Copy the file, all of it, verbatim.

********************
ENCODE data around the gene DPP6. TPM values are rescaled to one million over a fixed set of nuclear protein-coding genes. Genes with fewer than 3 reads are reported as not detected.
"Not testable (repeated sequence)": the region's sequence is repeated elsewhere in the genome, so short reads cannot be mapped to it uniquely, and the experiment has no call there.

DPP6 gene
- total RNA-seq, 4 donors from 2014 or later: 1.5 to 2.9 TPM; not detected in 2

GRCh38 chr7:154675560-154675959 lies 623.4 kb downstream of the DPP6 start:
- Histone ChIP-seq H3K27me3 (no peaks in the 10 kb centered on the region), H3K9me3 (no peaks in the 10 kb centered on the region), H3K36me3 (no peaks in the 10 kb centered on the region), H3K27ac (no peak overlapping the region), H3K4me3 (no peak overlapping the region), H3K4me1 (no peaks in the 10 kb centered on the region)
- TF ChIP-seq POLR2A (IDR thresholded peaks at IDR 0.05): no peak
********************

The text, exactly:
ENCODE data around the gene DPP6. TPM values are rescaled to one million over a fixed set of nuclear protein-coding genes. Genes with fewer than 3 reads are reported as not detected.
"Not testable (repeated sequence)": the region's sequence is repeated elsewhere in the genome, so short reads cannot be mapped to it uniquely, and the experiment has no call there.

DPP6 gene
- total RNA-seq, 4 donors from 2014 or later: 1.5 to 2.9 TPM; not detected in 2

GRCh38 chr7:154675560-154675959 lies 623.4 kb downstream of the DPP6 start:
- Histone ChIP-seq H3K27me3 (no peaks in the 10 kb centered on the region), H3K9me3 (no peaks in the 10 kb centered on the region), H3K36me3 (no peaks in the 10 kb centered on the region), H3K27ac (no peak overlapping the region), H3K4me3 (no peak overlapping the region), H3K4me1 (no peaks in the 10 kb centered on the region)
- TF ChIP-seq POLR2A (IDR thresholded peaks at IDR 0.05): no peak